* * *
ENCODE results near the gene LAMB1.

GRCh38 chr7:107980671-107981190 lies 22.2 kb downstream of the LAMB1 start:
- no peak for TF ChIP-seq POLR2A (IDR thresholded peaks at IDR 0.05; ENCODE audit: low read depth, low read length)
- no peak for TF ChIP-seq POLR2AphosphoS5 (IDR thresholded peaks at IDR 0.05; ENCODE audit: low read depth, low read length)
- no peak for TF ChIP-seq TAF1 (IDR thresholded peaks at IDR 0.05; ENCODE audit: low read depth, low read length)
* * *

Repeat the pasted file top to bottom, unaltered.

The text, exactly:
ENCODE results near the gene LAMB1.

GRCh38 chr7:107980671-107981190 lies 22.2 kb downstream of the LAMB1 start:
- no peak for TF ChIP-seq POLR2A (IDR thresholded peaks at IDR 0.05; ENCODE audit: low read depth, low read length)
- no peak for TF ChIP-seq POLR2AphosphoS5 (IDR thresholded peaks at IDR 0.05; ENCODE audit: low read depth, low read length)
- no peak for TF ChIP-seq TAF1 (IDR thresholded peaks at IDR 0.05; ENCODE audit: low read depth, low read length)